By this point, you know what you’re going to get with an album from The National. And this isn’t a bad thing at all, as the band’s mix of lightness and gloom in both their lyrics and sound have remained consistent and deeply satisfying. With their ninth album, First Two Pages of Frankenstein, the group’s music is as strong as ever thanks to confessional lyrics and some surprise guest features.
The album’s title came from a bout of writer’s block the band suffered while trying to put the record together. Lead singer Matt Berninger opened up Mary Shelley’s titular novel, and found inspiration from the first few pages that involved the book’s narrator adrift and lost at sea. The sense of isolation comes up often throughout the album, especially in “Your Mind Is Not Your Friend.” Sung with Phoebe Bridgers, the song sounds painfully depressing at first, but it’s more of a mantra to bring one out of the depths of depression. Bridger’s voice, while serving as just backup, provides delicate lightness to Berninger’s deep dark vocals, and it makes the song hit surprisingly hard.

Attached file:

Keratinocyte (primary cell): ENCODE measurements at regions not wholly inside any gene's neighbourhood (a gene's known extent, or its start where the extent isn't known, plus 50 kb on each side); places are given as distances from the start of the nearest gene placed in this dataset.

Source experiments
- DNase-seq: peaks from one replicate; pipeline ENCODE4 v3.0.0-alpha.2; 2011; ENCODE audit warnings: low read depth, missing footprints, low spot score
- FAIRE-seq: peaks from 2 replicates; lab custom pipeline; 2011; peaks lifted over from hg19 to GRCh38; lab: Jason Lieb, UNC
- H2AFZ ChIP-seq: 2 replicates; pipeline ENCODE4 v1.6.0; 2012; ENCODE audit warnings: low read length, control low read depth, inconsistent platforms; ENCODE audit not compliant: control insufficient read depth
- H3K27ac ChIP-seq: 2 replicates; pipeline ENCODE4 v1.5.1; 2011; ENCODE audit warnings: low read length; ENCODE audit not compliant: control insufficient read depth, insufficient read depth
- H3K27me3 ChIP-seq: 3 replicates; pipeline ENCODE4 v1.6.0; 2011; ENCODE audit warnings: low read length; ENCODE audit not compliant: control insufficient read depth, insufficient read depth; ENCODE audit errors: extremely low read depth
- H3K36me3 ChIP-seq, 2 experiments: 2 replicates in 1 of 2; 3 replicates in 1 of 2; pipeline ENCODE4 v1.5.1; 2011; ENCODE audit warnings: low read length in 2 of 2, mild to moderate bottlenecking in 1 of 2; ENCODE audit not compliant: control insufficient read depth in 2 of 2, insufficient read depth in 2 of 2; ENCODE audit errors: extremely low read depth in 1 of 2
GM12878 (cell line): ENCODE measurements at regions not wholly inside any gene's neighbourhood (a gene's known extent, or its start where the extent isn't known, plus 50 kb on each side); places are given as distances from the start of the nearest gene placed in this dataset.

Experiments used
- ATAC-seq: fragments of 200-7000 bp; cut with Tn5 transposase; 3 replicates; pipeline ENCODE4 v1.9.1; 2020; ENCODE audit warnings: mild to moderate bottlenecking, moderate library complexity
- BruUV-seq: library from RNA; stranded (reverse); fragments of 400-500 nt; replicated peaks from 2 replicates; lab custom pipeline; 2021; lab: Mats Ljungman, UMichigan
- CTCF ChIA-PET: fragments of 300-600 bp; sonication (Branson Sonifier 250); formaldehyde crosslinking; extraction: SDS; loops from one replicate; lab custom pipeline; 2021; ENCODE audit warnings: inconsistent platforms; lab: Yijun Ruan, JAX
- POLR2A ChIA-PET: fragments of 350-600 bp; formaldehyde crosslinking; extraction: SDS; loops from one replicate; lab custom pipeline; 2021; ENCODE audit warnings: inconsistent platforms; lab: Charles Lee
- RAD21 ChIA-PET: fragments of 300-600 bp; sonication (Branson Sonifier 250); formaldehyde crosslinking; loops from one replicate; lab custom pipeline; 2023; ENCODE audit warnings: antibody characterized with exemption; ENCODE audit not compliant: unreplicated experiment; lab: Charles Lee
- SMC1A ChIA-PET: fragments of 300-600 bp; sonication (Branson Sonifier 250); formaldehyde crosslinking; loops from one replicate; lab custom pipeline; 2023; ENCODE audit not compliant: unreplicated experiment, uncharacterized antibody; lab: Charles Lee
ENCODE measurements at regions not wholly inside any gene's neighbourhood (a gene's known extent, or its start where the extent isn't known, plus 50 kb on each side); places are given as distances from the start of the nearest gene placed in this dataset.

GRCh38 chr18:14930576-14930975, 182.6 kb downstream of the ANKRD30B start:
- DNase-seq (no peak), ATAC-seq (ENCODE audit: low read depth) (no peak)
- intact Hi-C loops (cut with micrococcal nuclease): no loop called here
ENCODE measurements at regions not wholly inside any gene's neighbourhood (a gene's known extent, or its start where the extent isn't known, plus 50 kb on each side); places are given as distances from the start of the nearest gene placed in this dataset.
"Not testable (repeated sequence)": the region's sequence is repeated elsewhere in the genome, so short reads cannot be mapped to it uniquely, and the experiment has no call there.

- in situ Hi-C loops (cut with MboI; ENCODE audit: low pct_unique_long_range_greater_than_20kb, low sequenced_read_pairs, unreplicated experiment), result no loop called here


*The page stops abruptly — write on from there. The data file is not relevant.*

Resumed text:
It’s a shame Bridgers is put more into the background on the two songs she appears on though, as her getting her own verse could’ve pushed The National’s music into some fresher territory. The same goes for Sufjan Stevens on “Once Upon A Poolside” and megastar Taylor Swift on “The Alcott.” Swift gets a little more to do vocally, but a proper duet with her own spin on certain verses could’ve been an interesting turn. Even still, it’s impressive how nine albums in, The National continues to create strong music that’s grounding, sad, and even a little hopeful.
Experimental, Indie, Punk